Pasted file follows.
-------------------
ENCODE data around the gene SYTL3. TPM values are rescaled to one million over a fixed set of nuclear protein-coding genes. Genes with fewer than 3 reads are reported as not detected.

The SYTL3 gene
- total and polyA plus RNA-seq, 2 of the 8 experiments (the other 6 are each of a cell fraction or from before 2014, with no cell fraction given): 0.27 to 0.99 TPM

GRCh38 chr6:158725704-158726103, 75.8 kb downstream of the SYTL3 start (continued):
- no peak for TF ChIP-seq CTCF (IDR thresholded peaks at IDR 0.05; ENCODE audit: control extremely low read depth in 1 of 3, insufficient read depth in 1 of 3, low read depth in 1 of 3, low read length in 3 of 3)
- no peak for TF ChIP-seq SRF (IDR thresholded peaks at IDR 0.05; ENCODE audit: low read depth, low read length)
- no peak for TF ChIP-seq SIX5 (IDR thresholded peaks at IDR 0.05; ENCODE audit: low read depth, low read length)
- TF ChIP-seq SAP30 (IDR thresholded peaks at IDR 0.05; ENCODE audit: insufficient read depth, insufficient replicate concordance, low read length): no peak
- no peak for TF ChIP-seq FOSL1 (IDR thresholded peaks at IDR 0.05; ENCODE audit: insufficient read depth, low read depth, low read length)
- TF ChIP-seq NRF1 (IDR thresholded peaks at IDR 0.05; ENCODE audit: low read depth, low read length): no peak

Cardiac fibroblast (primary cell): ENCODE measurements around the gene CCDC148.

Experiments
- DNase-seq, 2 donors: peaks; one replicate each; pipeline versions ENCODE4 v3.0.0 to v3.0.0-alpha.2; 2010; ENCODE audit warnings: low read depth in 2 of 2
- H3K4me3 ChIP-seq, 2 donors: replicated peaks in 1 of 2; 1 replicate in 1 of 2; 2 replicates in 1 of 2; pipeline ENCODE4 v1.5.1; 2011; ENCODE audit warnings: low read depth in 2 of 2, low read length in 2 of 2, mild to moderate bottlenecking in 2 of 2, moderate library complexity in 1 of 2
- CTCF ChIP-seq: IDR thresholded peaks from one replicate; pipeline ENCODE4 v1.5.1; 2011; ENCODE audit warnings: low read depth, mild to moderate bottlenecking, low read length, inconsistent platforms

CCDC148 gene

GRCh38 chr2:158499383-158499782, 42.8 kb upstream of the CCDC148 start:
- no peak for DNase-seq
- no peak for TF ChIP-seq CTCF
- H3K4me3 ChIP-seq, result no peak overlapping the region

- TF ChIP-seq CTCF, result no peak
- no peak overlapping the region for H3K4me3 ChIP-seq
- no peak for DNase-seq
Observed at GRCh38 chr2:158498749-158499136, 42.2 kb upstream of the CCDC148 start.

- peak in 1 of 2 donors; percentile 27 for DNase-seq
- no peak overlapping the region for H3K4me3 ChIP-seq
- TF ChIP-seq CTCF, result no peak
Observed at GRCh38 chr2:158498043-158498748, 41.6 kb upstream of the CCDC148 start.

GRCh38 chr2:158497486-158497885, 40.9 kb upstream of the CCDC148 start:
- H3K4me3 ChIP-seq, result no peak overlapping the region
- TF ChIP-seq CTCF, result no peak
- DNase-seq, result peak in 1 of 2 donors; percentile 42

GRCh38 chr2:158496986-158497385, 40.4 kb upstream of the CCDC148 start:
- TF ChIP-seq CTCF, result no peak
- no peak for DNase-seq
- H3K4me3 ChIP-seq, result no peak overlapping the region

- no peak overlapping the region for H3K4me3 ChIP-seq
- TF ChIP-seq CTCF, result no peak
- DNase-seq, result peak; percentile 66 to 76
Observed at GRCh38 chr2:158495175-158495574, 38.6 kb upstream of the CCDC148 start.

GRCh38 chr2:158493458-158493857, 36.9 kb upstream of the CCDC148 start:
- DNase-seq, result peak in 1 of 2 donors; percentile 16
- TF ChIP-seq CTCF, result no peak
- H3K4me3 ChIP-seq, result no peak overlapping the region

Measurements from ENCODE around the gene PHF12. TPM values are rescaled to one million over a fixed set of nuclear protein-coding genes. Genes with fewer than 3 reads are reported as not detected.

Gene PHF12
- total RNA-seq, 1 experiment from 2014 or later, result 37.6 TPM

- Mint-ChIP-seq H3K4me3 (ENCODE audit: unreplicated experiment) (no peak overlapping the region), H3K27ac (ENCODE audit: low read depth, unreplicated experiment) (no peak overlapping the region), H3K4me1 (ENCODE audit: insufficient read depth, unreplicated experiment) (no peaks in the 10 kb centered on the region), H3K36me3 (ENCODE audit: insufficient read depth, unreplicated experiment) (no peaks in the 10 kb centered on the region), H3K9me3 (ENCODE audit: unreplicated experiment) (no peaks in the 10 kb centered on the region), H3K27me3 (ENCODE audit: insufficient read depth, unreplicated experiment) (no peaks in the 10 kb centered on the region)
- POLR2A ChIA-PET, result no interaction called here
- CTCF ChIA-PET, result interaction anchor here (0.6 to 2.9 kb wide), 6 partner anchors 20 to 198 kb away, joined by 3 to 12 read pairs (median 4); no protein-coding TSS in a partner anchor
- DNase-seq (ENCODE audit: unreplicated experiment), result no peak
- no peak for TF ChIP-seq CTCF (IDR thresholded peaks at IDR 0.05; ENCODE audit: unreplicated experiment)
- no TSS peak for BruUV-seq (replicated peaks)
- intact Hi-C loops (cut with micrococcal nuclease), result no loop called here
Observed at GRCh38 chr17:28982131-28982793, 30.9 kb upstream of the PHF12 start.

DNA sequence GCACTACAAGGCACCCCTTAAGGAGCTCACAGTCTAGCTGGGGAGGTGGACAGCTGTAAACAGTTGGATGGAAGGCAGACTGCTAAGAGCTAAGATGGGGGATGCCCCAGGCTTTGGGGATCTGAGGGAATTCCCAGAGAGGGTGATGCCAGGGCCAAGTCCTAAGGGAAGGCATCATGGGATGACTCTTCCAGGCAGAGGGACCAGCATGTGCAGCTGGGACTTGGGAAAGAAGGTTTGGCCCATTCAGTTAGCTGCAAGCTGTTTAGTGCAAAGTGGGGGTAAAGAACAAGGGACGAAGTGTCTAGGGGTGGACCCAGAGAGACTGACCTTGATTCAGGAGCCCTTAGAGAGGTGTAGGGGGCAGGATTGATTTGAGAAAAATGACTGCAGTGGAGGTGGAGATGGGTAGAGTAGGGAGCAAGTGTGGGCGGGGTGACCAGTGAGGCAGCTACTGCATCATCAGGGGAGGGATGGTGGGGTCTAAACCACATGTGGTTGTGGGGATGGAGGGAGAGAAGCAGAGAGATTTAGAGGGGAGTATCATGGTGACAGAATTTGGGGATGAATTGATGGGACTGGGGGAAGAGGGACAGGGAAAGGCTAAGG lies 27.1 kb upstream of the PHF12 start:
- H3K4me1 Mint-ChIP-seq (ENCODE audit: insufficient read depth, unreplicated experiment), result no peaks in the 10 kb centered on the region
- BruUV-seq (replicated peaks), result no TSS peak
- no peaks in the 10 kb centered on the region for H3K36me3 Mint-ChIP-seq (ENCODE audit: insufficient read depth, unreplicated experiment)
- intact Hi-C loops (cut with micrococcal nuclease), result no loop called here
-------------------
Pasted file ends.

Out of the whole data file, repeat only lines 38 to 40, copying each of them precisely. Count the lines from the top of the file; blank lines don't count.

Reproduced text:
- TF ChIP-seq CTCF, result no peak
- DNase-seq, result peak; percentile 66 to 76
Observed at GRCh38 chr2:158495175-158495574, 38.6 kb upstream of the CCDC148 start.